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Wednesday, June 26 • 15:00 - 16:30
Blue Justice for small-scale fisheries in the context of fishing opportunities and markets: A lens for SDG14b. (2)

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Chaired by: Said, A. & Pascual-Fernandez, J.

Blue Justice for small-scale fisheries in the context of fishing opportunities and markets: A lens for SDG14b
Alicia Said & Jose Pascual-Fernández
Institut Universitaire Européen de la Mer & Universidad de La Laguna


The UN Sustainable Development Goals (SDGs) has raised the profile of small-scale fisheries through SDG14b, a target that calls for the provision of ‘access of small-scale artisanal fishers to marine resources and markets’. Considered as /a historic moment for small-scale fisheries, their recognition in the SDGs is an important milestone that sets an important focus on how such target ought to be achieved. Reaching this milestone requires overhauls in governance structures and management systems that have traditionally favoured other segments of the fishing fleets, mainly industrial and large-scale fisheries supposedly more “efficient”. This is particularly relevant in the era of “Blue Growth” that in many of its formulations exclude fisheries, and particularly small-scale fisheries (SSF), privileging new sectors, potentially increasing the challenges for SSF. Hence, achieving access to fishing opportunities and markets, a.k.a. SDG14b, would require adjustments in resource governance and fisheries management systems in all sectors, and development programs that embed concepts like human rights, social justice and equity as key elements of what we refer to as Blue Justice. In this session, we seek to provide case studies from around the world to showcase the governance challenges and opportunities concerning the planned or accomplished implementation of SDG14b, along with lessons about the importance of focusing strongly on the issues and concerns related to SSF as we strive to achieve the overall SDGs. The session invites experts from different regions to bring together a global discussion on governance transformations in the broader picture to decipher challenges and inform new policies that bring about blue justice in ocean and resource governance.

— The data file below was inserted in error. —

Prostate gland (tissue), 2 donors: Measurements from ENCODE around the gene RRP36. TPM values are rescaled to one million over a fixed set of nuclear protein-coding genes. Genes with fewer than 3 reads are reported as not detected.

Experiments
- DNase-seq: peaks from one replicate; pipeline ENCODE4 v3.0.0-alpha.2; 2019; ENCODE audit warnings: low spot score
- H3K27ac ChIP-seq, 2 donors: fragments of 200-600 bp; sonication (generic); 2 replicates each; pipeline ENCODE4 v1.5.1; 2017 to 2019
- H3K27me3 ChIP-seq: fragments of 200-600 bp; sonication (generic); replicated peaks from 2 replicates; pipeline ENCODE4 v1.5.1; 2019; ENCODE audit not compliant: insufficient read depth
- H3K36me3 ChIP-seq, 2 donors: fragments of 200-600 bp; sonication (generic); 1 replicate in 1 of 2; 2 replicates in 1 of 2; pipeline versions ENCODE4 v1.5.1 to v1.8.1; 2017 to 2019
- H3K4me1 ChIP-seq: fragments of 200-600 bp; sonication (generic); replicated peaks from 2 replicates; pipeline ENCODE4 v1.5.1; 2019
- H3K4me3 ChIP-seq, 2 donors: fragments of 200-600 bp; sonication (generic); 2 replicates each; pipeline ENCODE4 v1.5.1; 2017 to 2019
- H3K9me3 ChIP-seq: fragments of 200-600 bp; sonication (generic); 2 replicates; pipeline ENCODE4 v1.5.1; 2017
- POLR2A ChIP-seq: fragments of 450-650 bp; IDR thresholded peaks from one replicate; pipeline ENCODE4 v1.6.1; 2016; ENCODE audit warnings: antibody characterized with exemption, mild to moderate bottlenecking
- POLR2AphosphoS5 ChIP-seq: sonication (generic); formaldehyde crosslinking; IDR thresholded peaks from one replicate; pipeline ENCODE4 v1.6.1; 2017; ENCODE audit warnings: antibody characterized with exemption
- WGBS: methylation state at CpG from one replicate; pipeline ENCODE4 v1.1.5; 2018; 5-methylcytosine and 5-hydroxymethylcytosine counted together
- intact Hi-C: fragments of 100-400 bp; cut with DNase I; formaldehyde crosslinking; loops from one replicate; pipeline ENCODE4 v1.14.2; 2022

A Sisyphean Task? The Danish Experience with Taming the ITQ System 2007-2018 
Troels J. Hegland, Kristen Ounanian, Mathilde Højrup Autzen & Jesper Raakjær

With a core objective of reducing overall capacity, starting in 2007 Denmark implemented a particular variation of ITQs in its demersal fisheries: the ‘vessel quota-share’ system. This paper provides a retrospective on the intentions of key provisions in the Danish market-based fisheries management system since its implementation in 2007 and discusses central themes of concern. Experiences (e.g. from Iceland and Alaska) have shown that structural adjustments following the transition to a market-based system can be particularly problematic for smaller vessels and associated communities. Recognizing these experiences with ITQs and aiming to get the best from the system while avoiding its worst side effects, the Danish vessel quota-share system included a number of provisions to curtail the consolidating effects of market-based management. These included a cap on concentration, a requirement that the fishing quota-shares follow the vessel, an ‘active fisherman’ requirement, and—last but not least—a particular scheme allocating extra shares for smaller vessels conducting near-shore fisheries. However, in recent years, evidence has mounted suggesting that the system has failed in taming the market; either because of the inherent dynamics of the system, due to insufficient curtailing provisions, or due to mismanagement of existing provisions (or these in combination). As a result, calls of concern from the public have emerged questioning the equity and distribution of fishing access and resultant wealth. A central question—relevant to other nations grappling with ITQs—is whether or how a system/scheme can exist in parallel to a ‘pure’ market-based management system. More concretely, how can authorities provide effective provisions for small-scale fishers within a system intended to consolidate the fleet in the name of economic efficiency? To answer these questions, data on the development of the fleet structure have been scrutinized, and relevant policy-documents and legislation have been reviewed together with external policy evaluations.